China expected to be main driver of global economic growth: UN Agency
The global trade recovery from the COVID-19 crisis hit a record high in the first quarter of 2021, up 10 percent year-over-year, and China is expected to be one of the main drivers of the growth, said a report by the United Nations Conference on Trade and Development (UNCTAD) Wednesday.
Positive trends from the last few months of 2020 grew stronger in early 2021, according to the Global Trade Update. The world's trade volume in goods and services in first three months rose about 4 percent quarter-over-quarter, a figure higher than the pre-pandemic level.
Significant rebound continues to be driven by the strong export performance of East Asian economies, whose early success in pandemic control allowed them to recover fast and capitalize on booming global demand for COVID-19-related products, the report said.
China's exports, in particular, registered a strong increase not only from 2020 averages but also in relation to pre-pandemic levels.
The country exported over 4.61 trillion yuan ($706 billion) in goods and services from January to March, up 38.7 percent from a year earlier, data of National Bureau Statistics showed.
However, uneven and imbalanced economic recovery has become a problem, the report noted, especially among developing countries and those economies in transition, the Middle East, South Asia and Africa.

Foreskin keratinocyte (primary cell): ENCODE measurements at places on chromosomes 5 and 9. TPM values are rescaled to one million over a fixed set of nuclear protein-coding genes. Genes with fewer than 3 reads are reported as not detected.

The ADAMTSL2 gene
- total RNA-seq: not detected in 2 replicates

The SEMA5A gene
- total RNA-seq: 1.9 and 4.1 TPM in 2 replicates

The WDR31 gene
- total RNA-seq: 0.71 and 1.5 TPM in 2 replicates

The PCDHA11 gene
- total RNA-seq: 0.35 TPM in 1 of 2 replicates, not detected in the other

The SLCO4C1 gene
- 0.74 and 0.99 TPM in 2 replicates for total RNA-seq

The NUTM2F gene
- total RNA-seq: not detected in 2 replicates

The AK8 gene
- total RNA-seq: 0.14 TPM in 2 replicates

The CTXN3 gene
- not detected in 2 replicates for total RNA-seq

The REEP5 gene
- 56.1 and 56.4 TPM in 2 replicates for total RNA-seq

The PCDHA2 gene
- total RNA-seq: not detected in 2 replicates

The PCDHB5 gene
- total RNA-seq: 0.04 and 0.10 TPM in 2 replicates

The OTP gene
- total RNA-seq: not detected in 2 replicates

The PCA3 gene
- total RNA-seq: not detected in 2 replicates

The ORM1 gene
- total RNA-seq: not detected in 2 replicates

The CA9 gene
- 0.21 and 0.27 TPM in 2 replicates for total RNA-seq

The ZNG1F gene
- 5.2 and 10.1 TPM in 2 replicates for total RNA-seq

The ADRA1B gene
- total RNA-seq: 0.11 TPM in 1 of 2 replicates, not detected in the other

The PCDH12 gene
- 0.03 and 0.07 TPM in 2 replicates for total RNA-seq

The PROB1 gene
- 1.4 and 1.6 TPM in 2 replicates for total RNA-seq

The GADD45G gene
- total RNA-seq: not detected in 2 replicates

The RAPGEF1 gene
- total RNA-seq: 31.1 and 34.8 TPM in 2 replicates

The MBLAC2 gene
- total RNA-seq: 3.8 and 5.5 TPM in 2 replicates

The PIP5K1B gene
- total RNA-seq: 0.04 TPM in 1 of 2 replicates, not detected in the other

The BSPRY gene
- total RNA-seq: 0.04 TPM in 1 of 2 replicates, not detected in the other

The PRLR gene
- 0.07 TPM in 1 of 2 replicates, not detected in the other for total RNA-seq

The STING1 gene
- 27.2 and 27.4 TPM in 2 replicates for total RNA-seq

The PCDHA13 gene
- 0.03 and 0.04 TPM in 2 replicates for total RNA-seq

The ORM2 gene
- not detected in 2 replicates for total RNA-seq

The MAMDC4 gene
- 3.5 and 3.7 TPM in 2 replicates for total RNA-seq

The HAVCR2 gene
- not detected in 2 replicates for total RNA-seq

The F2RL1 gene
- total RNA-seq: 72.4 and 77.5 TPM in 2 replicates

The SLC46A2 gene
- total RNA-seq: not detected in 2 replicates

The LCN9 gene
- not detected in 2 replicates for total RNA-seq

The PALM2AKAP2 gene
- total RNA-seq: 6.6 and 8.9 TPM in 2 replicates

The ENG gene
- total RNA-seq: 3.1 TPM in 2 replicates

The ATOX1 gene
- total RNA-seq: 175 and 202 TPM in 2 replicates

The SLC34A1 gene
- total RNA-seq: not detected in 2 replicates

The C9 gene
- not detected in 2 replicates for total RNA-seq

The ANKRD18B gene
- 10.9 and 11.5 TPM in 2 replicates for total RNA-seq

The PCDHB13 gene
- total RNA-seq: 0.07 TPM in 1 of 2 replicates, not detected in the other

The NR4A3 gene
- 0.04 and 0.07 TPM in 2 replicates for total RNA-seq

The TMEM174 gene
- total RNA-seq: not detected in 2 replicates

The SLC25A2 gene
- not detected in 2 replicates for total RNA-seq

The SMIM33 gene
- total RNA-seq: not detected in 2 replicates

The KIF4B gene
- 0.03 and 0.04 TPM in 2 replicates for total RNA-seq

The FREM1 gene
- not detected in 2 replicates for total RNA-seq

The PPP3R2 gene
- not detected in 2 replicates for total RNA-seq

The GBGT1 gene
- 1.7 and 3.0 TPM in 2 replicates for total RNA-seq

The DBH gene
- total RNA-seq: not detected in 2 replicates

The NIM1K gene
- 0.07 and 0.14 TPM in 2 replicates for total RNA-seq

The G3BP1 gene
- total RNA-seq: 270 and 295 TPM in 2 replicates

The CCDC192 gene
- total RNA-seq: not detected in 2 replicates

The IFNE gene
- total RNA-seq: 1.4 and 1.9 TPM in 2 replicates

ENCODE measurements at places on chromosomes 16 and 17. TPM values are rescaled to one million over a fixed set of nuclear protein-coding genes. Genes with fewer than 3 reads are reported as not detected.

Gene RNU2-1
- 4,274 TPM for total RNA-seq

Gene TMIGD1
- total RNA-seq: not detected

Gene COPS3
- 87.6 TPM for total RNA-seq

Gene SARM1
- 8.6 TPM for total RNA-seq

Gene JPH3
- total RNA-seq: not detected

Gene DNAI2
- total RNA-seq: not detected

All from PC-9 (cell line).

Looking forward, the UN report projected that trade will continue to grow in 2021, with total volume reaching $6.6 trillion in the second quarter.
But the positive outlook is largely dependent on lifting pandemic restrictions, maintaining positive trend in commodity prices, overall restraints from trade protectionist policies and supportive macroeconomic and fiscal conditions, said the report.
"Nevertheless, fiscal stimulus packages, particularly in developed countries, are expected to strongly support the global trade recovery throughout 2021," the report emphasized, "the value of global trade should also rise due to positive trends across commodity prices."
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